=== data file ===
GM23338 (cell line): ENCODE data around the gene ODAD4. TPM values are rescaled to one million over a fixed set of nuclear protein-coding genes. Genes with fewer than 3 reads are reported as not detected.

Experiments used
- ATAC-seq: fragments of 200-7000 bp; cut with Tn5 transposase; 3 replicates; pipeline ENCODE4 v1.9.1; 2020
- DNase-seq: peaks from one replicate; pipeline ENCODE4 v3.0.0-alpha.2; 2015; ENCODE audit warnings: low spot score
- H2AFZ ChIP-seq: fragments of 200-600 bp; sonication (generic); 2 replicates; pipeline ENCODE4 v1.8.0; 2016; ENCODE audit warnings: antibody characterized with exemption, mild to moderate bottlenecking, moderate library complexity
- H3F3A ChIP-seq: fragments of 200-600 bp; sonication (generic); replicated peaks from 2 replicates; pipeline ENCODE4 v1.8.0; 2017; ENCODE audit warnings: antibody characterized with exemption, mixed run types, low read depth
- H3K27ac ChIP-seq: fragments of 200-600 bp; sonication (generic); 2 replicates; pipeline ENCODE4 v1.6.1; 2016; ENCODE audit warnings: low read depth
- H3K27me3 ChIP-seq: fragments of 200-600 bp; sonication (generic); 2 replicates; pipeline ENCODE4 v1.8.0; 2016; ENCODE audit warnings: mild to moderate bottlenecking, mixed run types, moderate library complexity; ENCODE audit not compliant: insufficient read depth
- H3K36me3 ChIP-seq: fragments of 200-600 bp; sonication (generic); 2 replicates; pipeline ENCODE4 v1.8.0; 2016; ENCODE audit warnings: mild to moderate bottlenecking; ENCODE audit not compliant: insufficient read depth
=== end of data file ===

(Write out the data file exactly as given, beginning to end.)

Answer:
GM23338 (cell line): ENCODE data around the gene ODAD4. TPM values are rescaled to one million over a fixed set of nuclear protein-coding genes. Genes with fewer than 3 reads are reported as not detected.

Experiments used
- ATAC-seq: fragments of 200-7000 bp; cut with Tn5 transposase; 3 replicates; pipeline ENCODE4 v1.9.1; 2020
- DNase-seq: peaks from one replicate; pipeline ENCODE4 v3.0.0-alpha.2; 2015; ENCODE audit warnings: low spot score
- H2AFZ ChIP-seq: fragments of 200-600 bp; sonication (generic); 2 replicates; pipeline ENCODE4 v1.8.0; 2016; ENCODE audit warnings: antibody characterized with exemption, mild to moderate bottlenecking, moderate library complexity
- H3F3A ChIP-seq: fragments of 200-600 bp; sonication (generic); replicated peaks from 2 replicates; pipeline ENCODE4 v1.8.0; 2017; ENCODE audit warnings: antibody characterized with exemption, mixed run types, low read depth
- H3K27ac ChIP-seq: fragments of 200-600 bp; sonication (generic); 2 replicates; pipeline ENCODE4 v1.6.1; 2016; ENCODE audit warnings: low read depth
- H3K27me3 ChIP-seq: fragments of 200-600 bp; sonication (generic); 2 replicates; pipeline ENCODE4 v1.8.0; 2016; ENCODE audit warnings: mild to moderate bottlenecking, mixed run types, moderate library complexity; ENCODE audit not compliant: insufficient read depth
- H3K36me3 ChIP-seq: fragments of 200-600 bp; sonication (generic); 2 replicates; pipeline ENCODE4 v1.8.0; 2016; ENCODE audit warnings: mild to moderate bottlenecking; ENCODE audit not compliant: insufficient read depth